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Posted Mar 08, 2018 by Tony O'Riordan

Slums and Skyscrapers - Impressions of Nairobi

Estimated read time: 5 Minutes

I took an instant liking to Nairobi. It is a city of bussle and movement, a city of colour and a city of contrasts. 

On my first day in Nairobi I joined the outreach worker of the Jesuit Refugee Service on home vistis. I do not like the word Slum, but it is hard to think of another word to describe the areas where so many people live and exist. These rough and ready neighbourhoods like Kangemi ( where Pope Francis visted in 2015) have no tar roads and pavements. What passes for streets is a clay track, often filled with lagoons of water after the showers that are frequent these days. I found it impossible to walk too far without having to make a choice of either walking through a large and deep puddle of water or to skirt around the puddle and walk in mud. So much for the polish on my nice leather shoes. 

The 'houses' I visited were small. By small I mean - tiny. I sat in sitting rooms that were about the size of an average bathroom at home. I am not very big, but I sat on a couch and could touch the opposite wall of the room without fully stretching my arm. I didnt get to see bedrooms, but all the houses I viisted had only one bedroom shared by parents and children alike. These constructions are simple, a basic frame encased in corrigated iron. Some had a fabric draped on the inside to make it look cosy and homely. Cooking and meals seemed to be prepared outdoors in a commual area with the nieghbours who lived in simalr structures. Some had a basic elecricity supply to power lighting others had no source of electric power.   

One couple I viisted had benefited from a small loan scheme operated by the Jesuit Refugee Service to enable people to start a business. They had used this to buy fabrics wholesale and then to sell it on. It sounded like hard work, getting the fabric from the other side of Nairobi and then walking for miles seeking people who would buy it and could afford it. But they were proud of their efforts. I found this alot in the people I met - they are cheerful amid their struggles. What they were most proud of was their four children who are all in school. Proudly they showed me art work by one and craft work by another. One wants to be a doctor, another an actor. Normal dreams, normal parents wanting the best for their children. I may have been in a simple house, but I realised I was in a fantastic home. 

The character of these people is formed in hardship and challenge.  I found it hard being in one house as the father told me they had not eaten yet that day and he was unsure where he, his wife and five children would get food that day. This is typical of lives where the prime daily task is survial. When I asked the outreach worker what was likely to happen he told me that there is s strong practice of sharing and soidarity in such areas and that is how many families survie. They share when they have - they borrow when the do not.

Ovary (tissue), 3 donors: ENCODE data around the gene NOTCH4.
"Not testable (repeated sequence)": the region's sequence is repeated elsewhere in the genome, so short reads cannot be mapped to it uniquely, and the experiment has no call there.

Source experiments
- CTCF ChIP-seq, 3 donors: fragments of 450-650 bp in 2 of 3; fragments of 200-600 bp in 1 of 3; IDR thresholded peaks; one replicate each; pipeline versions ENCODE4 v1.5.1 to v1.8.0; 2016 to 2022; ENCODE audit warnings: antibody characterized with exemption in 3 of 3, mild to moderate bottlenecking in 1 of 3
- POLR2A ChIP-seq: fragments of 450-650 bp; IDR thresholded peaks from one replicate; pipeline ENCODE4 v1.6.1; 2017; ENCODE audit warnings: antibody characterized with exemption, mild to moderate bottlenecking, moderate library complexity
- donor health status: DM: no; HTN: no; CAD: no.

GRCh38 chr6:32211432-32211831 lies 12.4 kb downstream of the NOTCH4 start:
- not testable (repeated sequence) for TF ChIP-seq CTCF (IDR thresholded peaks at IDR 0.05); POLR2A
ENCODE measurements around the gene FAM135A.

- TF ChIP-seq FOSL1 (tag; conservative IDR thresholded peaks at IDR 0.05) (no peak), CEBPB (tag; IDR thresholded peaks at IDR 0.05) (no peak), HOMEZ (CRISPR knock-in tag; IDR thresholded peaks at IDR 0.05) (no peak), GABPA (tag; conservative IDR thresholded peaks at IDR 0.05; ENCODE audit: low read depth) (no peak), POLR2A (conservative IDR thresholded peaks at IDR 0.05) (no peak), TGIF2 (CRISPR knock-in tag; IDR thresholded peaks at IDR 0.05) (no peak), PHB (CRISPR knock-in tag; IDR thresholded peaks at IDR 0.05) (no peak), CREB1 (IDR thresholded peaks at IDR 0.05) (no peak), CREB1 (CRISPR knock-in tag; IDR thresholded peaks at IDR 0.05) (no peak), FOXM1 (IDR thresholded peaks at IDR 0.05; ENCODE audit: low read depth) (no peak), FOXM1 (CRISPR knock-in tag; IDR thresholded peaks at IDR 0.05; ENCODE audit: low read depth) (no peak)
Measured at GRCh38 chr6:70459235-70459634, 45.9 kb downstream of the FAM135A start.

Survival is a daily reality


However there is more to Nairobi. There is plenty of evidence of a growing middle class and imposing buidlings and skyscrapers in the downtown area makes me think there is a lot of wealth in this city too. I visited one of the many European style shopping centres - the Yaya Shopping Centre. It has a supermarket with a wide variety of gobalised brands. It was like a supermarket in Ireland, with many of the same products and many of the same prces! And they were not short of customers. The other shops in the centre too are well stocked with electrical goods, clothes and luxury goods. 

Lady Gregory once remarked that there are two kinds of Irish - those who use tooth brushes and those who don't. I might venture to say that there are two type of Keynan, those who can shop in the likes of Yaya Shoping Centre and those who have to shop from the stalls and kabins that lines the streets of the slums. The challenge is to narrow the gap.

It has been good to have had some days to explore Nairobi and to observe the hard working, good humoured and wlecoming people who live here. Now that I have my visa to travel to South Sudan I will now travel onward to Juba the Capital of South Sudan. I plan to spend a few days there getting to know my colleague in the JRS Country Office before the final leg of my journey from Juba to Maban. 



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